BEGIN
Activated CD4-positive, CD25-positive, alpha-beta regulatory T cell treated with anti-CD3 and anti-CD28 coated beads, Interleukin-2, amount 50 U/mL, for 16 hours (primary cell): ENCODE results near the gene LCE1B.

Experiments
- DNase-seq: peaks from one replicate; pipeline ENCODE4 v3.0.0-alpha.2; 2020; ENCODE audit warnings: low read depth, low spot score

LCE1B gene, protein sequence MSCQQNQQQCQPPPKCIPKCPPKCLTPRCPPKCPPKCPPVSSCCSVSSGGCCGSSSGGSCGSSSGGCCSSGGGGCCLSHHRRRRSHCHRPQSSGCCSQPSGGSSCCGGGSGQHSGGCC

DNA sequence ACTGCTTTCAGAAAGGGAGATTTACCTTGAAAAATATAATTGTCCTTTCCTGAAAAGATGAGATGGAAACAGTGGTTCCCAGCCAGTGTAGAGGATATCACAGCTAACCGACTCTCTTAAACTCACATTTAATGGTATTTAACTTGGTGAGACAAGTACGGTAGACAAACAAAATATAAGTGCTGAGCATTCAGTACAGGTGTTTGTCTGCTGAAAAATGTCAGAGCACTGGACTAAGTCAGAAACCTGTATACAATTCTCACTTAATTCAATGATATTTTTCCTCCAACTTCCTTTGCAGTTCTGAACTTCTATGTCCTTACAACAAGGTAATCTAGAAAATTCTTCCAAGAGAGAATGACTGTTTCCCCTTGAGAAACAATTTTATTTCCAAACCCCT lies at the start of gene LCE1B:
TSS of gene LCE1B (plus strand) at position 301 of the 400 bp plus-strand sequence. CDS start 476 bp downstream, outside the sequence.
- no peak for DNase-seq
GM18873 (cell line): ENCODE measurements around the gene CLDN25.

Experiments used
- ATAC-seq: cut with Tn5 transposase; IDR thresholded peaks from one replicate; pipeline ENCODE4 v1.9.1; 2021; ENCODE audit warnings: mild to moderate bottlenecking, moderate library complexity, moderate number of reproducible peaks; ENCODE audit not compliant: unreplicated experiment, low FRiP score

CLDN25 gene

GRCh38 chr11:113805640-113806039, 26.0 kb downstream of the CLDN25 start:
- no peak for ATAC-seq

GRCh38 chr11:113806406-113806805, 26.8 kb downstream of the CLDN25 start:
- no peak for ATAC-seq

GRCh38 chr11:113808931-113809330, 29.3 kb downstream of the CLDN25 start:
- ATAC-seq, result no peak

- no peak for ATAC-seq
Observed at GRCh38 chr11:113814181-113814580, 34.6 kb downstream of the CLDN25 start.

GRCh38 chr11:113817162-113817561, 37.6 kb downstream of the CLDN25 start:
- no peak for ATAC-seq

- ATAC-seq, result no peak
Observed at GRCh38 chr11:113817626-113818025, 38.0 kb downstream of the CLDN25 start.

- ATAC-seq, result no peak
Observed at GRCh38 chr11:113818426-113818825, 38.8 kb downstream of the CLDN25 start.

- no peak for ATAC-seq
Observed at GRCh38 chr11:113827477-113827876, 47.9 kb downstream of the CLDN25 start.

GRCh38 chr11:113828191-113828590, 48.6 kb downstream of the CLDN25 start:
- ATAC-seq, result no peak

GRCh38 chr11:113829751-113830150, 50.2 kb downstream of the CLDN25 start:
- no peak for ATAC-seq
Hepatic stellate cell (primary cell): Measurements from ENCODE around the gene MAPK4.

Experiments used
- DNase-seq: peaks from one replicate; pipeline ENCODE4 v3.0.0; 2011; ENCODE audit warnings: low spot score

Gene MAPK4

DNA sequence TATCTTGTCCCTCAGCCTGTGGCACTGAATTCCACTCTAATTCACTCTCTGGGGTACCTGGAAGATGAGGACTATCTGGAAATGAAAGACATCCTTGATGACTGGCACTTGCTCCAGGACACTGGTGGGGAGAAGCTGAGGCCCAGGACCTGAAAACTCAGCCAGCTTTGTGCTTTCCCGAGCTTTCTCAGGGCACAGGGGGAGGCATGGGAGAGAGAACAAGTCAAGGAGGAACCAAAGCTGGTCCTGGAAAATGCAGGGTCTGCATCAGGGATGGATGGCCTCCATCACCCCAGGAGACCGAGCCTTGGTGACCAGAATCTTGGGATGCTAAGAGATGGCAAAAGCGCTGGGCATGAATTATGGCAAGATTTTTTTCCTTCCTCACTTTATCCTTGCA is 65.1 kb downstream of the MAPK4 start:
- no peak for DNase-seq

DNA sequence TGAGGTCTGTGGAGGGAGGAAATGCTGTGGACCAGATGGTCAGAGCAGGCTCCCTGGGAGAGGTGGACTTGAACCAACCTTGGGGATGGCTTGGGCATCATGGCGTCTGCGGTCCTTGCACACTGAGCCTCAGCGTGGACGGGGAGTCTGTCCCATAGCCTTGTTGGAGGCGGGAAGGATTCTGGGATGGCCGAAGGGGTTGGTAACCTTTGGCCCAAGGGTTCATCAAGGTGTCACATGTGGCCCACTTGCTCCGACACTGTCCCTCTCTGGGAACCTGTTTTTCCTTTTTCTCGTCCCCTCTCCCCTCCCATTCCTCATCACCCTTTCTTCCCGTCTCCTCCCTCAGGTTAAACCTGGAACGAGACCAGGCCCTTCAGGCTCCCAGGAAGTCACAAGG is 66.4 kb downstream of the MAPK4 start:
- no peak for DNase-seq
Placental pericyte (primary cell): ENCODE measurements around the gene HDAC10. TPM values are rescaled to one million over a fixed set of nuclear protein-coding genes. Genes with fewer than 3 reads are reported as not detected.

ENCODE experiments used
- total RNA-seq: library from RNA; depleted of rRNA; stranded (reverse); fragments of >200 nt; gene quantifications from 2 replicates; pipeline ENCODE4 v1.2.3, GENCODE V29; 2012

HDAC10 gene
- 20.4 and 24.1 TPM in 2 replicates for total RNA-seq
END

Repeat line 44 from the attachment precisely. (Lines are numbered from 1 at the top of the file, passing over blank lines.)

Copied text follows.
- 20.4 and 24.1 TPM in 2 replicates for total RNA-seq